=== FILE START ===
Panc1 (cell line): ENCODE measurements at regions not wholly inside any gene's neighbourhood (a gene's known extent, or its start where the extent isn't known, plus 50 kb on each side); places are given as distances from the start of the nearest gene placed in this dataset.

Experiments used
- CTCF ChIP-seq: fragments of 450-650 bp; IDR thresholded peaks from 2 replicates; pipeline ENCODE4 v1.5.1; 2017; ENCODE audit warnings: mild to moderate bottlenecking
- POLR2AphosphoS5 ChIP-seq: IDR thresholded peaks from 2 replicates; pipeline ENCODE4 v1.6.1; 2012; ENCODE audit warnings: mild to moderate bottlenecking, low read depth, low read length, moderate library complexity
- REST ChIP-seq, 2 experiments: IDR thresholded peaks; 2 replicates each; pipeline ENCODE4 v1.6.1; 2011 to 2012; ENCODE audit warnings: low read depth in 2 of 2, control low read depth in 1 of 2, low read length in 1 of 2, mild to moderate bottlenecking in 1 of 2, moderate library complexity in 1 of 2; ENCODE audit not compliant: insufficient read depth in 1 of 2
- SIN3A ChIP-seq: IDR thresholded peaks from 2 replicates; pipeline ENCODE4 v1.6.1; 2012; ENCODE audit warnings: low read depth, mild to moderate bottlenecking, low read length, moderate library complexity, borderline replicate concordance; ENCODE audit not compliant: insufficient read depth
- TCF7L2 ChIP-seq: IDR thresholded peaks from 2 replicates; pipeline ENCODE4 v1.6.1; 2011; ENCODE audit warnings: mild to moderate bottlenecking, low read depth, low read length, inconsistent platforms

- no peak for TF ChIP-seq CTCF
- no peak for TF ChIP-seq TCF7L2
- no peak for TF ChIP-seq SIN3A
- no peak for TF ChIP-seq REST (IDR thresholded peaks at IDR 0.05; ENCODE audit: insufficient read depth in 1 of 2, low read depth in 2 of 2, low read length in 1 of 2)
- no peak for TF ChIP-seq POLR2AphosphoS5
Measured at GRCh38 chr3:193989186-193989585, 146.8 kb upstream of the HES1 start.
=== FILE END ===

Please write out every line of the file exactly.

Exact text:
Panc1 (cell line): ENCODE measurements at regions not wholly inside any gene's neighbourhood (a gene's known extent, or its start where the extent isn't known, plus 50 kb on each side); places are given as distances from the start of the nearest gene placed in this dataset.

Experiments used
- CTCF ChIP-seq: fragments of 450-650 bp; IDR thresholded peaks from 2 replicates; pipeline ENCODE4 v1.5.1; 2017; ENCODE audit warnings: mild to moderate bottlenecking
- POLR2AphosphoS5 ChIP-seq: IDR thresholded peaks from 2 replicates; pipeline ENCODE4 v1.6.1; 2012; ENCODE audit warnings: mild to moderate bottlenecking, low read depth, low read length, moderate library complexity
- REST ChIP-seq, 2 experiments: IDR thresholded peaks; 2 replicates each; pipeline ENCODE4 v1.6.1; 2011 to 2012; ENCODE audit warnings: low read depth in 2 of 2, control low read depth in 1 of 2, low read length in 1 of 2, mild to moderate bottlenecking in 1 of 2, moderate library complexity in 1 of 2; ENCODE audit not compliant: insufficient read depth in 1 of 2
- SIN3A ChIP-seq: IDR thresholded peaks from 2 replicates; pipeline ENCODE4 v1.6.1; 2012; ENCODE audit warnings: low read depth, mild to moderate bottlenecking, low read length, moderate library complexity, borderline replicate concordance; ENCODE audit not compliant: insufficient read depth
- TCF7L2 ChIP-seq: IDR thresholded peaks from 2 replicates; pipeline ENCODE4 v1.6.1; 2011; ENCODE audit warnings: mild to moderate bottlenecking, low read depth, low read length, inconsistent platforms

- no peak for TF ChIP-seq CTCF
- no peak for TF ChIP-seq TCF7L2
- no peak for TF ChIP-seq SIN3A
- no peak for TF ChIP-seq REST (IDR thresholded peaks at IDR 0.05; ENCODE audit: insufficient read depth in 1 of 2, low read depth in 2 of 2, low read length in 1 of 2)
- no peak for TF ChIP-seq POLR2AphosphoS5
Measured at GRCh38 chr3:193989186-193989585, 146.8 kb upstream of the HES1 start.